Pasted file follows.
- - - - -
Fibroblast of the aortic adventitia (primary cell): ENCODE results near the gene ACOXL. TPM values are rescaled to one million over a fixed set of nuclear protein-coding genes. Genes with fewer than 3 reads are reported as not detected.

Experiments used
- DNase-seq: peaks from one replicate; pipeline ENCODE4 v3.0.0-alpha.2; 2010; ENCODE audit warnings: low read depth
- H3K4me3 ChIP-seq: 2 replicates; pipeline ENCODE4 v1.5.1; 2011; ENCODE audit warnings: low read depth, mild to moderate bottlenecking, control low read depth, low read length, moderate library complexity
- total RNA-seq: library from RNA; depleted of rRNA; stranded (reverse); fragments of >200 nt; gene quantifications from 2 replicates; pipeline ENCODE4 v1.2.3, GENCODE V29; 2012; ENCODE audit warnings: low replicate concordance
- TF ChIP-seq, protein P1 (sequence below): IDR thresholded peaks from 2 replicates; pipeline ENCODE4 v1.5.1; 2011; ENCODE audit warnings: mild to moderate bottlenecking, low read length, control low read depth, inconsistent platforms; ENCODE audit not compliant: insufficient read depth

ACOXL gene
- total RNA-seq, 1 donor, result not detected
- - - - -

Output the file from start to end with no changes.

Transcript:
Fibroblast of the aortic adventitia (primary cell): ENCODE results near the gene ACOXL. TPM values are rescaled to one million over a fixed set of nuclear protein-coding genes. Genes with fewer than 3 reads are reported as not detected.

Experiments used
- DNase-seq: peaks from one replicate; pipeline ENCODE4 v3.0.0-alpha.2; 2010; ENCODE audit warnings: low read depth
- H3K4me3 ChIP-seq: 2 replicates; pipeline ENCODE4 v1.5.1; 2011; ENCODE audit warnings: low read depth, mild to moderate bottlenecking, control low read depth, low read length, moderate library complexity
- total RNA-seq: library from RNA; depleted of rRNA; stranded (reverse); fragments of >200 nt; gene quantifications from 2 replicates; pipeline ENCODE4 v1.2.3, GENCODE V29; 2012; ENCODE audit warnings: low replicate concordance
- TF ChIP-seq, protein P1 (sequence below): IDR thresholded peaks from 2 replicates; pipeline ENCODE4 v1.5.1; 2011; ENCODE audit warnings: mild to moderate bottlenecking, low read length, control low read depth, inconsistent platforms; ENCODE audit not compliant: insufficient read depth

ACOXL gene
- total RNA-seq, 1 donor, result not detected